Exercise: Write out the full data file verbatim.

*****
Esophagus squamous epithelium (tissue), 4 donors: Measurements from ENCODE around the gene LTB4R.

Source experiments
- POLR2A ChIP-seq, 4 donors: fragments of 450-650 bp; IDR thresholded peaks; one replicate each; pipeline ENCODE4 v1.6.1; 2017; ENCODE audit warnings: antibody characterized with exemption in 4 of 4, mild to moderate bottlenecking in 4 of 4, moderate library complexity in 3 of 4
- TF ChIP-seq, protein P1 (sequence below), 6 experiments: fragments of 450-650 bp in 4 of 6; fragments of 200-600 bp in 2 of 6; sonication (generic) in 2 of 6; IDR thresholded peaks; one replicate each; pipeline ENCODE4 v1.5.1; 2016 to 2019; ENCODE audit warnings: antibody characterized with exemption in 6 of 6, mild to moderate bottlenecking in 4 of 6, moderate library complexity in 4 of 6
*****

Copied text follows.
Esophagus squamous epithelium (tissue), 4 donors: Measurements from ENCODE around the gene LTB4R.

Source experiments
- POLR2A ChIP-seq, 4 donors: fragments of 450-650 bp; IDR thresholded peaks; one replicate each; pipeline ENCODE4 v1.6.1; 2017; ENCODE audit warnings: antibody characterized with exemption in 4 of 4, mild to moderate bottlenecking in 4 of 4, moderate library complexity in 3 of 4
- TF ChIP-seq, protein P1 (sequence below), 6 experiments: fragments of 450-650 bp in 4 of 6; fragments of 200-600 bp in 2 of 6; sonication (generic) in 2 of 6; IDR thresholded peaks; one replicate each; pipeline ENCODE4 v1.5.1; 2016 to 2019; ENCODE audit warnings: antibody characterized with exemption in 6 of 6, mild to moderate bottlenecking in 4 of 6, moderate library complexity in 4 of 6